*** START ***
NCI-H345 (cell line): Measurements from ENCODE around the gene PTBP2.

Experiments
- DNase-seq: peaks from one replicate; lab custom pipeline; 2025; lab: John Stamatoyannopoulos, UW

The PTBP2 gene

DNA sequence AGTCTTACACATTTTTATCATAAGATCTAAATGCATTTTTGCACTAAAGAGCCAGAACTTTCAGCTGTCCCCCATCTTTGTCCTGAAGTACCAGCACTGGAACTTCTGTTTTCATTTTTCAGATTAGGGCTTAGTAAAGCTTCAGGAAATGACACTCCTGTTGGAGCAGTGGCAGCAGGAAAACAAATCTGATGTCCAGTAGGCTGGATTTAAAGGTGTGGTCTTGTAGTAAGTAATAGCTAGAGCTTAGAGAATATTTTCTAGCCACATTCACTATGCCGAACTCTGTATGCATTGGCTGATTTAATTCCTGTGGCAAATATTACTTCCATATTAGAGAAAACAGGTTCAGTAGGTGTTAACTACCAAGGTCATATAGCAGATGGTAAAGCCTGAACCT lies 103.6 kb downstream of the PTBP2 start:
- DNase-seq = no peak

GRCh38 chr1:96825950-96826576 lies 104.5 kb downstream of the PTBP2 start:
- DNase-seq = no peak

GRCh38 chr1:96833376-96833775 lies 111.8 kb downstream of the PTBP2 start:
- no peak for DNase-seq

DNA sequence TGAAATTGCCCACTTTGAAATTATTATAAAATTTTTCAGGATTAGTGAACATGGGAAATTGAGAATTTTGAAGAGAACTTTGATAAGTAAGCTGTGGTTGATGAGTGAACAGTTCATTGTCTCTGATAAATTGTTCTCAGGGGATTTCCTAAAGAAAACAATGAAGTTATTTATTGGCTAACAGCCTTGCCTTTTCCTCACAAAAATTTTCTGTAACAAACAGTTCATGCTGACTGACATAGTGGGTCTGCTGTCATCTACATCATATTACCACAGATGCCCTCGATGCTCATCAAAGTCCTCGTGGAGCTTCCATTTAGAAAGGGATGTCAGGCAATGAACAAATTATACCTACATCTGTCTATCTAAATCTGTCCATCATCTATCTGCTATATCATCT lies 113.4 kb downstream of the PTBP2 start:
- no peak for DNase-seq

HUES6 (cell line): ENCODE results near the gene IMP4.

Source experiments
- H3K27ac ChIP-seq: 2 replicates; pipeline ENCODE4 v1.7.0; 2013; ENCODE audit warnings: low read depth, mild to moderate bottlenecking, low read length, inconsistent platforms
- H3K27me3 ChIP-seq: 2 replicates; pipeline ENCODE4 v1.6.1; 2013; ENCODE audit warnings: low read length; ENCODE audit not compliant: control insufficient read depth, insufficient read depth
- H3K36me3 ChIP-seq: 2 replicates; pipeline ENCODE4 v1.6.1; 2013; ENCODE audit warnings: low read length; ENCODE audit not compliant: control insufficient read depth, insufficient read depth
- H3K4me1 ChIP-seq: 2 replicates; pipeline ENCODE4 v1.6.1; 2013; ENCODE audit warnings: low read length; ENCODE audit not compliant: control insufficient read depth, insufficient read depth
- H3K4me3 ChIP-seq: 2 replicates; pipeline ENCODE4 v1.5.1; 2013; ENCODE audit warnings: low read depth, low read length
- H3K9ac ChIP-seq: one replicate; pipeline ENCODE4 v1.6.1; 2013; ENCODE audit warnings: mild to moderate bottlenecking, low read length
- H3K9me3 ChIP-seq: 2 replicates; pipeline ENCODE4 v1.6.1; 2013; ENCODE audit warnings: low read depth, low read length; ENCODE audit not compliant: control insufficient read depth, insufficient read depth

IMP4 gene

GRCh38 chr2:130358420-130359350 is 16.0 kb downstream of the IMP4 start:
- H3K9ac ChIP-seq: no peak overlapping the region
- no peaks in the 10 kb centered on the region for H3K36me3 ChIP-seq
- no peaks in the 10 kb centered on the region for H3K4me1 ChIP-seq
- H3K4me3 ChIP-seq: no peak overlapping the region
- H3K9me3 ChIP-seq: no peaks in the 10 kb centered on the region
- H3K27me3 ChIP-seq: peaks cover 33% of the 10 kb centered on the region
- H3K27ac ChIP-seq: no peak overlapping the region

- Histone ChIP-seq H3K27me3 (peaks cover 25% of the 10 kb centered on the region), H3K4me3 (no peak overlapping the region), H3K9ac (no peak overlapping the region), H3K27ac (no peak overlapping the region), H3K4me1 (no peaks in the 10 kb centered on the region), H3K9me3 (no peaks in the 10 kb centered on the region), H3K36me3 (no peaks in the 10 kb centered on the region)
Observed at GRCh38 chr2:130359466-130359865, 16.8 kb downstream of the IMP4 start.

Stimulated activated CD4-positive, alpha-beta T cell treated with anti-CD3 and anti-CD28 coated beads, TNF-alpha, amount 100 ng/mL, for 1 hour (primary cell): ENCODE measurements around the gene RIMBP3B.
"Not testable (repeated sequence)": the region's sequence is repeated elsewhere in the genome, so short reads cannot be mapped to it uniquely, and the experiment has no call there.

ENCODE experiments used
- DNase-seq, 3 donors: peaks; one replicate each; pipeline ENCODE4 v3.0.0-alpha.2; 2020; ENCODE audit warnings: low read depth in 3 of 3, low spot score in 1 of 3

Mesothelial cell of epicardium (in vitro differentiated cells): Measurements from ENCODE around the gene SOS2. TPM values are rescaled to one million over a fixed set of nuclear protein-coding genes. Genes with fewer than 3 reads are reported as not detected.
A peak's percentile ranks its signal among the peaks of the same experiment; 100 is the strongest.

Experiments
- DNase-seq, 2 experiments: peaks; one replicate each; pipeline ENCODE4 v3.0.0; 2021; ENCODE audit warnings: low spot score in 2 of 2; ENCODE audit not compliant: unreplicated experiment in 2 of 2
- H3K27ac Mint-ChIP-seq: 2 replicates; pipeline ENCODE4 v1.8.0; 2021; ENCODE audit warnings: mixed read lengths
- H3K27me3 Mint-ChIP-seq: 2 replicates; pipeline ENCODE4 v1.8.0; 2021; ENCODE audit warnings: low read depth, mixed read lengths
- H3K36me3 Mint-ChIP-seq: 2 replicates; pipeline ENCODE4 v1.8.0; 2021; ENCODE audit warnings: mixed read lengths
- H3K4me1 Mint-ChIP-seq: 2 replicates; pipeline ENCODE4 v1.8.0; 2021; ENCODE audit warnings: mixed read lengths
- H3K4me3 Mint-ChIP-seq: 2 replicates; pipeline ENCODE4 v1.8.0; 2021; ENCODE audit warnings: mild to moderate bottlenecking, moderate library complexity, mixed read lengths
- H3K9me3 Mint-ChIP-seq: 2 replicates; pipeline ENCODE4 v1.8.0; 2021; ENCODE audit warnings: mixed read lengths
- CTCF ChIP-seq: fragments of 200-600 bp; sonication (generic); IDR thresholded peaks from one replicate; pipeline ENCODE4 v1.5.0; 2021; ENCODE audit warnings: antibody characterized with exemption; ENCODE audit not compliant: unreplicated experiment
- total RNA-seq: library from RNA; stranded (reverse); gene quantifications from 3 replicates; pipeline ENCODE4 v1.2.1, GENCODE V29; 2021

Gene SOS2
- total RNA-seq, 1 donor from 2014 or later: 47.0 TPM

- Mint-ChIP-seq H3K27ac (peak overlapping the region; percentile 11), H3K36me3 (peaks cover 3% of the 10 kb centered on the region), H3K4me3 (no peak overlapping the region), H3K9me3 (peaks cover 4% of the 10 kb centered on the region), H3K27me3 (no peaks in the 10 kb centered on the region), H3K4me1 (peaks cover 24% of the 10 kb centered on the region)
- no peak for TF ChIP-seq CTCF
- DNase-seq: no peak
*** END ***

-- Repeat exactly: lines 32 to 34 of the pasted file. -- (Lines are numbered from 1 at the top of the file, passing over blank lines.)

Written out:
Observed at GRCh38 chr2:130359466-130359865, 16.8 kb downstream of the IMP4 start.

Stimulated activated CD4-positive, alpha-beta T cell treated with anti-CD3 and anti-CD28 coated beads, TNF-alpha, amount 100 ng/mL, for 1 hour (primary cell): ENCODE measurements around the gene RIMBP3B.
"Not testable (repeated sequence)": the region's sequence is repeated elsewhere in the genome, so short reads cannot be mapped to it uniquely, and the experiment has no call there.